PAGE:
The Last Of Edna

I saw Humphries first in 1962, fifty years ago to the week, probably, in the Macquarie Auditorium, and have missed perhaps three of his shows since then. We lived up the road from each other once, for about six months, and saw each other regularly for a while. I remember taking six different girls to one of his shows, in the Elizabethan, I think, and he threw a gladioli at me, saying ‘Here’s yours, Bob, the one with the short stem.’ I’ve spent time backstage with him, drinking champagne while he did not, and at book launchings and gallery openings and a lunch or two. And my wife’s father Jack Brooksbank taught him English style, a gift he was grateful for, at Melbourne Grammar and a pencil sketch he made of him in 1951 he gave to her ten years ago.

And I’ve always thought of him as a visitor from a better dimension generously spending with a lesser order of beings time he could more usefully spend reordering the universe, a feeling those watching Q&A a month ago shared, I think…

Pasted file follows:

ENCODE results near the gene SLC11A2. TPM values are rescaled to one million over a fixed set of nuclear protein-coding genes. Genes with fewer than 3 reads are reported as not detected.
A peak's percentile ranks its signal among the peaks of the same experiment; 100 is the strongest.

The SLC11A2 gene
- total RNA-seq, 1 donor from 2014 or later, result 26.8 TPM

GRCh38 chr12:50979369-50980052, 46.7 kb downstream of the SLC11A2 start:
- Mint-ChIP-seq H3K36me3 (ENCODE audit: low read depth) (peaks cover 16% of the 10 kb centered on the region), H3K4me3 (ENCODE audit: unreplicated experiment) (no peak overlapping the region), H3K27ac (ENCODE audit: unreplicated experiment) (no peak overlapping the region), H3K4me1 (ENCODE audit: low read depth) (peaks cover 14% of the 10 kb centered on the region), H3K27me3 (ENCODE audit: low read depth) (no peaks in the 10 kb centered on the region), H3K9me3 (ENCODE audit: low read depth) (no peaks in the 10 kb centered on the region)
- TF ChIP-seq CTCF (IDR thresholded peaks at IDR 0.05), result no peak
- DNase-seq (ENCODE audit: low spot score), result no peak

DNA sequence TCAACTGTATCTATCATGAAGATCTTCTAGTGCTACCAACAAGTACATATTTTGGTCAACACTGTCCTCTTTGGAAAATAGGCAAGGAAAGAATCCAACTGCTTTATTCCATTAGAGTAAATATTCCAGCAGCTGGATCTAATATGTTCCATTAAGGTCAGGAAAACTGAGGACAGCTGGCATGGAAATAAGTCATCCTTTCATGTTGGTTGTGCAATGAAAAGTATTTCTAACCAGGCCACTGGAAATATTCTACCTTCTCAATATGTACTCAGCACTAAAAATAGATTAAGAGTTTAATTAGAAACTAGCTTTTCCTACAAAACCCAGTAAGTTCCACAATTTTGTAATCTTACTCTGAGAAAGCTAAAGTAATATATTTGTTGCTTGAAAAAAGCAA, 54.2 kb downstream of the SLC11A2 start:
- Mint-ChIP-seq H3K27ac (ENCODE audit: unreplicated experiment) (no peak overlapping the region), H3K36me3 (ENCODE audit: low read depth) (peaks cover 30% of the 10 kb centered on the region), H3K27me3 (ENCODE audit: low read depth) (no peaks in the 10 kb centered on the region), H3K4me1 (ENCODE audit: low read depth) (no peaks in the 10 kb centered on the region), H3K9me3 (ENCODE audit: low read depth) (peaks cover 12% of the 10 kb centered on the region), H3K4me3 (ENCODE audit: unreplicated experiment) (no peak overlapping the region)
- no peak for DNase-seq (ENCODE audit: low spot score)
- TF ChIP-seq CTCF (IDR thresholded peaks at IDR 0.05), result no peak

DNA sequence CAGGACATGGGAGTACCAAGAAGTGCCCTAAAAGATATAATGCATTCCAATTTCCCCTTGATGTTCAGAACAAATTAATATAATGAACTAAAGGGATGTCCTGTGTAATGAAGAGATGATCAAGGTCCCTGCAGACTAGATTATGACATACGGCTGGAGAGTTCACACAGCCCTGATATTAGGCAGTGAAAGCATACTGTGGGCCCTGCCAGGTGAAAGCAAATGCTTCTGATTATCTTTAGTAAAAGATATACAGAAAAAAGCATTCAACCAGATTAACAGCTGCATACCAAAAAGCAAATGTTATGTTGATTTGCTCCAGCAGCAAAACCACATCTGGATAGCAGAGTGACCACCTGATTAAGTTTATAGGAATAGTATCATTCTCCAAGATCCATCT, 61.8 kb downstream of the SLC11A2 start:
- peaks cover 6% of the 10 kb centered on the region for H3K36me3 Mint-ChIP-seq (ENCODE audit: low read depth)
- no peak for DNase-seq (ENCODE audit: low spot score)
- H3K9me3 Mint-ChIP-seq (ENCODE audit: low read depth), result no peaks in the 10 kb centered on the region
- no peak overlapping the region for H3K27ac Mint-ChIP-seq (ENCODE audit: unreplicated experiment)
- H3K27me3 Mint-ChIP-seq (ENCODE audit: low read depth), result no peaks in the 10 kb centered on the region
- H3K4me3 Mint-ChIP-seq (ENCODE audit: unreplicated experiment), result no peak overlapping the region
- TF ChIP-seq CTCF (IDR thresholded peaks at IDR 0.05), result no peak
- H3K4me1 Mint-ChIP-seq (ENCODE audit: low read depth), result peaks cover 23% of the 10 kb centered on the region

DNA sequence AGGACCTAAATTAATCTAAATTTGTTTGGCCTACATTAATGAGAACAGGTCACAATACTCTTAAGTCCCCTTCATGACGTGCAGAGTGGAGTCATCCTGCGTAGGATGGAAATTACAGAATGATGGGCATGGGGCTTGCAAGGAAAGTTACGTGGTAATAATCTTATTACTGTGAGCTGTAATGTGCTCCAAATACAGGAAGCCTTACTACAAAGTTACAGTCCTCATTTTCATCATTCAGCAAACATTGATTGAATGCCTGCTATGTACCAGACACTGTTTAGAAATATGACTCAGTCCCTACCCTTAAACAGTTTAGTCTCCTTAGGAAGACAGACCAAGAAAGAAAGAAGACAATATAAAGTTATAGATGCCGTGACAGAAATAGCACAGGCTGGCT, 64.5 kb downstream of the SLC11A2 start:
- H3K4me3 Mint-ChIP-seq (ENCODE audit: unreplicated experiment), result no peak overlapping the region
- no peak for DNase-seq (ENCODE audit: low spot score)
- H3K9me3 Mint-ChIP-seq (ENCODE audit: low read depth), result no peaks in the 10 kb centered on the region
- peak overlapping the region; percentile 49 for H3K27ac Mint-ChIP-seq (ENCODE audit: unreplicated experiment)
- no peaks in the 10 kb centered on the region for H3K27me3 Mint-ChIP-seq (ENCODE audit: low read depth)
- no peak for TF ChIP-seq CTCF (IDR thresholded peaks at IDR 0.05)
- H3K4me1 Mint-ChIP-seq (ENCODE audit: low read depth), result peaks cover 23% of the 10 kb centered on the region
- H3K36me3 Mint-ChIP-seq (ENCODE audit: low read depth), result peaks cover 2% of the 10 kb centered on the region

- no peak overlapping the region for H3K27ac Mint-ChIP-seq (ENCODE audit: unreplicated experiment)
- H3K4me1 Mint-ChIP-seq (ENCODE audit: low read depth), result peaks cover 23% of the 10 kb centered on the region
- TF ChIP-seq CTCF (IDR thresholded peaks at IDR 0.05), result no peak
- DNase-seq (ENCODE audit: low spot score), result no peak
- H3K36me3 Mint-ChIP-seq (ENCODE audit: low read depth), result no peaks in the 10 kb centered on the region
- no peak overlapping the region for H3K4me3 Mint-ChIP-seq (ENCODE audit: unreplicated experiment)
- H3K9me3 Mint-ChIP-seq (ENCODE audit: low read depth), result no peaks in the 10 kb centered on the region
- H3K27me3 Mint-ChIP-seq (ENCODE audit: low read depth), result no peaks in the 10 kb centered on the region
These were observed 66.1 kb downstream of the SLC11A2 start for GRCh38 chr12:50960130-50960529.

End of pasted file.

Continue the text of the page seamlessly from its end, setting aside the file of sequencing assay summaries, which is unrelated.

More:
And to think this was his last show was upsetting, in the way that Olivier’s last big role on stage, in The Party, which I saw, was upsetting. He is not our Shakespeare but he is our Dickens, a travelling performer of his greatest hits, wrenching tears from his audience amid gales of laughter (in this case Sandy Stone’s little dead daughter June, after which he and Beryl chose to have no more children) and persecuting his audience with his knowledge of their deepest shames (wall colours, hair styles) and most intimate evasions. One he invited onto the stage proved ‘unable to walk’ and Edna, quick as a flash, asked her sternly, ‘And how did you get here? Try, woman, try. Stand up! There could be a miracle!’